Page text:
Denise Herrmann-Wick is also running for precious metal in her second individual race at the Biathlon World Championships in Thuringia: gold in the sprint is followed by silver in the pursuit race. At the last shooting, the Saxon even has chances for the second World Championship title.
Overjoyed, Denise Herrmann-Wick hugged her teammates and celebrated her well-deserved second medal at the home World Championships in Oberhof. The biathlon Olympic champion won silver in the pursuit two days after her gold coup in the sprint on Sunday. For a long time, the second title at the atmospheric home game in Thuringia would have been possible for the Saxon, but two penalties in the decisive final shooting were too much. With a total of four penalties, the 34-year-old was 27.0 seconds behind French overall World Cup leader Julia Simon (1 penalty), who won gold. Bronze went to Marte Olsbu Röiseland (3) from Norway.
"It was really tough today. It was a cool race and right from the start the atmosphere is really, really cool," said Herrmann-Wick on ZDF. "I wanted to score at the end, but I got the short end of the stick." It was "not that easy" given the enormous burden. "I gave it my all again on the final lap," she said. But the exertion didn't bring her close enough to Simon. "I've noticed that my legs need a little rest," said Herrmann-Wick and praised the German fans: "That was the peak of the atmosphere."
From a German point of view, Laura Dahlmeier last won medals in sprint and pursuit at the same World Cup in Östersund in 2019. Herrmann-Wick has already won the pursuit title in the same title fights, and the former cross-country skier has now won a total of eight World Championship medals. For the German team it was the second medal in the fourth competition in Oberhof. Sophia Schneider (4) in fifth place and Hanna Kebinger (2) in eighth place ensured a strong team result.
In fog in front of more than 23,000 spectators, Herrmann-Wick left the track two seconds ahead of sprint runner-up Hanna Öberg. The day before, they had received their medals at an emotional ceremony in Oberhof's Kurpark. In addition to the entire German team, 5,500 fans also came and created a very special atmosphere. "It's unbelievable. I almost had a higher pulse than at the competition," said Herrmann-Wick: "It's so nice when you see the faces. There's just nothing more beautiful."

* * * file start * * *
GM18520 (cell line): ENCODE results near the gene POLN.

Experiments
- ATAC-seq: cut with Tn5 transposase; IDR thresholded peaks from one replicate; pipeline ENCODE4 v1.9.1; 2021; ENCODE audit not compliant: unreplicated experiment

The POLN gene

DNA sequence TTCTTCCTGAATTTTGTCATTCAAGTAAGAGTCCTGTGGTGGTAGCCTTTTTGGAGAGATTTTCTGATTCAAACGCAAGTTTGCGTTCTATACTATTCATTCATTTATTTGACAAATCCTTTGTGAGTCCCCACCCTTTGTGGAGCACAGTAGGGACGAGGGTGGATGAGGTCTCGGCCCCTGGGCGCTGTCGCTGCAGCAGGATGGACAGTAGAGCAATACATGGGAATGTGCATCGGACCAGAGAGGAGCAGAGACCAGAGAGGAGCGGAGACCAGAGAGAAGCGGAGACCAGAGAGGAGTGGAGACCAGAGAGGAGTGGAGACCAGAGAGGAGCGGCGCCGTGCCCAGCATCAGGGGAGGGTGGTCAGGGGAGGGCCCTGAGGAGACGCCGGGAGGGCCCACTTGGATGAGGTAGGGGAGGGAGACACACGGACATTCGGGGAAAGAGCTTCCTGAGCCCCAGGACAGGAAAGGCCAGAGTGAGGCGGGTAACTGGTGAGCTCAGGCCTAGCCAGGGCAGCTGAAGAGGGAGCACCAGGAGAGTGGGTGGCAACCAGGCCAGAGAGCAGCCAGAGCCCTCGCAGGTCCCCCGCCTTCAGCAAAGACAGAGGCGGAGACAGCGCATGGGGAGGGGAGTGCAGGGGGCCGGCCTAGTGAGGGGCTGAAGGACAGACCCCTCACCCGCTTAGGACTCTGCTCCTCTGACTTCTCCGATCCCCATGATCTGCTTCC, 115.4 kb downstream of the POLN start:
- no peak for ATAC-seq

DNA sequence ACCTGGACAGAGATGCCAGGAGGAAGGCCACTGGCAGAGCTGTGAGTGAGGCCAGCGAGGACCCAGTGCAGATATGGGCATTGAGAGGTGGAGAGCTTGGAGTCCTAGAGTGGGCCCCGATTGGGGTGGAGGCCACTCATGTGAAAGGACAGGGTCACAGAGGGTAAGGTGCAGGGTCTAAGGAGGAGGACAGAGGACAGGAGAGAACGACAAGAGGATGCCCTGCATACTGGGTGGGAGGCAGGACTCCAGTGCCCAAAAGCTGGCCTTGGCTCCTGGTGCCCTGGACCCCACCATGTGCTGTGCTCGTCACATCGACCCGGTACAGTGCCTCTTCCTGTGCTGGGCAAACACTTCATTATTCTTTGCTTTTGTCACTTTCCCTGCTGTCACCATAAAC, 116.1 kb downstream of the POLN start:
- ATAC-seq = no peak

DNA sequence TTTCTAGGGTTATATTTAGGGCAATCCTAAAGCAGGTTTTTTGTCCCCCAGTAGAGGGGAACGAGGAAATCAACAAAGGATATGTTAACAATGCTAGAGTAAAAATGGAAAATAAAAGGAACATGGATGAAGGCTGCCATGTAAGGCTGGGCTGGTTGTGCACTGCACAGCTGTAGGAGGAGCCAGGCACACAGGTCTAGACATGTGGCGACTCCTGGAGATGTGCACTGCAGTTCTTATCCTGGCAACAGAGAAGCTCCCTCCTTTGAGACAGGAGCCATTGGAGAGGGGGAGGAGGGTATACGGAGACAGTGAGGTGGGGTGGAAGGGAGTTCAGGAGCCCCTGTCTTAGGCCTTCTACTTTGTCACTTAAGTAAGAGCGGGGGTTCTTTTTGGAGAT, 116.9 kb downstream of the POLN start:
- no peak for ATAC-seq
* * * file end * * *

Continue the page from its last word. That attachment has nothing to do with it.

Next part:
Herrmann-Wick danced to the unofficial German World Cup anthem "The train has no brakes" in the spotlight. "It just stays forever. You have to enjoy the moment sometimes," said Herrmann-Wick, who got teary-eyed at the national anthem: "It shows up what you've been through and invested in."
Back on the course, the two leaders had to do a penalty loop right after the first shooting. Öberg took the lead ahead of Herrmann-Wick, followed by Linn Person, who was third in the sprint, and Simon, the overall World Cup leader. Schneider, who surprisingly finished seventh in the first World Championship race of her career on Friday, also held up well after a flawless shooting as an interim fifth.
On the difficult course with the dreaded Birxsteig as the steepest climb, a close race developed in which the front runners pushed together and Herrmann-Wick was in the lead again before the second shooting. Because Öberg had to go into the penalty loop twice and Persson three times in diffuse light, the Saxon clearly pulled away without a blunder and was 23 seconds ahead of fast shooter Simon. In the cross-country ski run, the German showed her strong form and extended the lead to about half a minute before the first standing stage. This was gone after the second shooting error because Simon cleared all the targets for the third time and just took the lead. She was followed by Norwegian Ingrid Landmark Tandrevold in third and Schneider, who was strong again, in fourth.
After another fast lap, Herrmann-Wick went into the decisive fourth stage with a narrow lead. Two penalties destroyed all gold dreams and Simon was able to secure victory, but the Ruhpolding native was happy about the deserved precious metal at the finish line.